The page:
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Southern Hurricanes Impact Donations for Needy in New Jersey
For Immediate Release: November 22, 2005 Contact:

Lynne Richmond

(HILLSIDE) – With inventories of canned goods and other groceries down and a shortfall in holiday donations, the Community FoodBank of New Jersey in Hillside received a much-needed boost today from New Jersey Secretary of Agriculture Charles M. Kuperus, who hand delivered a grant check for $46,021. FoodBank officials say the shortfall occurred after assisting those in other parts of the country impacted by recent hurricanes.

“While we are proud to have aided the victims of devastating hurricanes, we must continue to remember the plight of the hungry closer to home,” said Secretary Kuperus. “Grant money we have secured will certainly assist the Community FoodBank in replenishing its supplies as we get into the holiday season. However, it is vital that people continue to donate whatever they can to help feed needy New Jersey families.”

From Left to Right: Kathy Kuser, Dir. of the Div. of Food & Nutrition, Kathleen DiChiarra, of the Community FoodBank, Secretary Kuperus, and Hope Holland, Coordinator of the Emergency Food Assistance Program.

The funding is part of a $500,000 grant for the Department of Agriculture’s emergency feeding organizations. The money comes from the Temporary Assistance to Needy Families (TANF) program, a federal cash assistance program for welfare clients, administered in the state by the Department of Human Services.

Last week, Acting Governor Richard Codey made $25,000 from the Department of Community Affairs available to the FoodBank, which enabled the agency to purchase 3,300 turkeys for Thanksgiving distribution.

Kathleen DiChiara, Executive Director of the Community FoodBank, says their inventory of canned goods and other groceries is down by about 800,000 pounds from this time last year. They sent five trailer loads of food and diapers to the Gulf Coast, in response to the disastrous hurricanes and many of the food industry donors they rely on also responded to the emergency need down south.

“We are grateful that the State of New Jersey and many individual donors have responded to our need for turkeys and funds this Thanksgiving season,” said Kathleen DiChiara, executive director of the FoodBank. “Our major challenge for the months ahead is to continue to provide emergency food for the growing number of New Jersey families who must turn to food pantries and soup kitchens. A growing number of the working poor and those on fixed incomes cannot stretch their paychecks to cover a trip to the grocery store. We have to be there for those families, and we are counting on the generosity of New Jersey’s citizens.”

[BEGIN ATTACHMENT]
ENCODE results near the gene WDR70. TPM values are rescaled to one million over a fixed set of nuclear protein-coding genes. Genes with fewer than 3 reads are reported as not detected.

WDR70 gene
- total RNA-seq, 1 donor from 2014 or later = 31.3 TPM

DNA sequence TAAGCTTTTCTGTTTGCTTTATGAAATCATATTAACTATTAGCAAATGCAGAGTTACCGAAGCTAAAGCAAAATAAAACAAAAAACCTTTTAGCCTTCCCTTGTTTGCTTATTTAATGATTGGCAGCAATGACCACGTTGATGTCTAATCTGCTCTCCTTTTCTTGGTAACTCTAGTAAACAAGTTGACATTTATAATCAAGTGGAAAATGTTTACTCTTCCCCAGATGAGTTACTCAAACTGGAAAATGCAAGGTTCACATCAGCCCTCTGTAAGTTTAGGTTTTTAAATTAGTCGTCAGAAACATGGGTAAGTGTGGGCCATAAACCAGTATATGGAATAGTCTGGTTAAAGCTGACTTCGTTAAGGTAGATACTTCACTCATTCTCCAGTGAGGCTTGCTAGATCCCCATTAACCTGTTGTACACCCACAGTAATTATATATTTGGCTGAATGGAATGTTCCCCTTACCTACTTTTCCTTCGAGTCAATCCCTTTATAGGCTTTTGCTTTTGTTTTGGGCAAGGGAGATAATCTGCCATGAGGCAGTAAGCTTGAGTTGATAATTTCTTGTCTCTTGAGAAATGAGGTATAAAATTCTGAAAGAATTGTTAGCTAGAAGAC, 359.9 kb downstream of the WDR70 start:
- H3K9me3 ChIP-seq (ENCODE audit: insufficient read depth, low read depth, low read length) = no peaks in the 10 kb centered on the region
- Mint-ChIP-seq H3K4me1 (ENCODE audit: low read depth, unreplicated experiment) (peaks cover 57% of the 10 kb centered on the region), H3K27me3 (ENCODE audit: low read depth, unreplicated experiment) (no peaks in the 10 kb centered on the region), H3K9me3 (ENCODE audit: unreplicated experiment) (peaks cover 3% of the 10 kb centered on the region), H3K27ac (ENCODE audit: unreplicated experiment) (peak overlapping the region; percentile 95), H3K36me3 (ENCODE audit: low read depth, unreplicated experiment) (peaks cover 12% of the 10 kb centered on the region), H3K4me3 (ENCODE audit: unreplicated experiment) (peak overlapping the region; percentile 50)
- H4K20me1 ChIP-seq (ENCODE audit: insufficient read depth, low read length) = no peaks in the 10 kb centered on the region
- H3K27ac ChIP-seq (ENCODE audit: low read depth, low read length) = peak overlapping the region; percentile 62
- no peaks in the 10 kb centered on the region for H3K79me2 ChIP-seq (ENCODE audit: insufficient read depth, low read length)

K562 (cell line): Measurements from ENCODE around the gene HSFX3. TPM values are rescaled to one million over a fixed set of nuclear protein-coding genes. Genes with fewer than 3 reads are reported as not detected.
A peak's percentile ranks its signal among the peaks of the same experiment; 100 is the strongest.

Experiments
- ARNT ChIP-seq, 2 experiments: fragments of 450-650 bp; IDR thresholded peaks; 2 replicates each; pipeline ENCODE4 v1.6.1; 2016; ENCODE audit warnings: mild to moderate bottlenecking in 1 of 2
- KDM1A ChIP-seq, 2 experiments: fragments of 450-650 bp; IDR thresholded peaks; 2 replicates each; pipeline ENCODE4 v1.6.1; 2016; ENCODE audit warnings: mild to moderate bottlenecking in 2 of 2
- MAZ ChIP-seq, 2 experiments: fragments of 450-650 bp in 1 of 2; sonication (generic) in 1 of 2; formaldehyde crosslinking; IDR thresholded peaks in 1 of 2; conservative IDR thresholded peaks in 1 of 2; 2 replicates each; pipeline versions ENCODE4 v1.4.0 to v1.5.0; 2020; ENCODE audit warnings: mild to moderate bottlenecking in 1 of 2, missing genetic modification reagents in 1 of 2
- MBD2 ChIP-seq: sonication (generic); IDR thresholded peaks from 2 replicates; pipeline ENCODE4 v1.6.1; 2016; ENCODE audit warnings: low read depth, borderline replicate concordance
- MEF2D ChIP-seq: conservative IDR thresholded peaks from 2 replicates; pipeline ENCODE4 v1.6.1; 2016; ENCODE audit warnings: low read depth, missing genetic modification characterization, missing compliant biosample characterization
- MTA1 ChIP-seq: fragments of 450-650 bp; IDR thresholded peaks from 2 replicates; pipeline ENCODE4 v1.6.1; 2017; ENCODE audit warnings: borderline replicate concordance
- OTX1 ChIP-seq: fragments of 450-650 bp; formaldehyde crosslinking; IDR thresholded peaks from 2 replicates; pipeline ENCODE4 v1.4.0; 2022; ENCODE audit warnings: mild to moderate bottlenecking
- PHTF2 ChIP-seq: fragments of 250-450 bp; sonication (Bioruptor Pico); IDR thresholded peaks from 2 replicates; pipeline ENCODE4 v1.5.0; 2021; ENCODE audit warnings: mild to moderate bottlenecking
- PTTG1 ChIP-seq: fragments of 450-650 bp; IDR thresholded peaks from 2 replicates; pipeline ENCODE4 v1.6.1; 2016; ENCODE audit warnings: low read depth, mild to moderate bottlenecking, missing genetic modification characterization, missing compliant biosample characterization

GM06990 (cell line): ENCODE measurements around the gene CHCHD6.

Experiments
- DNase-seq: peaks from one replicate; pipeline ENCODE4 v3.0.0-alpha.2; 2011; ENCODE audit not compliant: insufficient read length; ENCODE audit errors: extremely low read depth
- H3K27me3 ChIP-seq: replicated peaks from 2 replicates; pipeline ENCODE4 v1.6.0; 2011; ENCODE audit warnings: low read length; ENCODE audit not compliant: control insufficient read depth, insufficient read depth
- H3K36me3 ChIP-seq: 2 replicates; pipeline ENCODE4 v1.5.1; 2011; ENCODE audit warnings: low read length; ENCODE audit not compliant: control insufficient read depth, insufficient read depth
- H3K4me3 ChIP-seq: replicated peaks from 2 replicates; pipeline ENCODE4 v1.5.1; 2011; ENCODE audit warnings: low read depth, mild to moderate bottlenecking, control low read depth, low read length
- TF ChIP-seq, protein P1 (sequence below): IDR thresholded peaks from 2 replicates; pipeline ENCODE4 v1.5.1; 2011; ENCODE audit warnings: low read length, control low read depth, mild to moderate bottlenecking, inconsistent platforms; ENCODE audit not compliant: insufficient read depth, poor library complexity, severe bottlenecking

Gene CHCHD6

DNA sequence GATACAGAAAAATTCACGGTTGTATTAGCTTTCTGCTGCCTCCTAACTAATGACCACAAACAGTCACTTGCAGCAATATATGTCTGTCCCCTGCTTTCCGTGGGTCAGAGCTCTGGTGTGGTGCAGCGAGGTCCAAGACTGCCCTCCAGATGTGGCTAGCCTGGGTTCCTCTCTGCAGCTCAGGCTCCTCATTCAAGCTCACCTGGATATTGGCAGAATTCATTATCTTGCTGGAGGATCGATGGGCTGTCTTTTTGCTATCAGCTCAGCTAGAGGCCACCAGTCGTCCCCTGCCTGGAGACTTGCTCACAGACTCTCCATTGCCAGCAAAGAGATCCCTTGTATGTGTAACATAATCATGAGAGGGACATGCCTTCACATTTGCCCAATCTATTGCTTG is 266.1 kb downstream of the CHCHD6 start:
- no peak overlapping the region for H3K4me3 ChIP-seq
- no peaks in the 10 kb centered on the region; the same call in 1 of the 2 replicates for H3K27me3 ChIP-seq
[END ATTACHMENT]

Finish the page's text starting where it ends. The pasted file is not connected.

The Community FoodBank of New Jersey distributes food to more than 1,500 member agencies throughout the state, serving more than 500,000 low-income people annually. The agency distributes 23 million pounds of food and other groceries in 18 New Jersey counties, as well as 1.7 million pounds of fresh fruits and vegetables.

The Community FoodBank is the largest of the Department of Agriculture’s six contracted emergency food organizations throughout the state. The organizations distribute United States Department of Agriculture donated commodities allocated through The Emergency Food Assistance Program (TEFAP), a federal program administered in New Jersey through the state Department of Agriculture. The Department contracts with emergency food organizations to distribute federally donated food to needy individuals and families through a statewide network of 660 local pantries, soup kitchens and homeless shelters.

From October 2004 through September 2005, the Community FoodBank distributed in excess of 5.5 million pounds of USDA commodities.

While at the FoodBank, the Secretary also assisted New York Giants football players and corporate volunteers in sorting food and clothing and distributing holiday food items.

“As families around New Jersey celebrate Thanksgiving, we must not forget those less fortunate than us who confront the issue of hunger every day,” said Secretary Kuperus. “While the problem may seem more pronounced during the holidays, the Department of Agriculture works cooperatively with communities year-round to battle hunger.”

Secretary Kuperus assists a Community FoodBank member agency load food for distribution to needy families.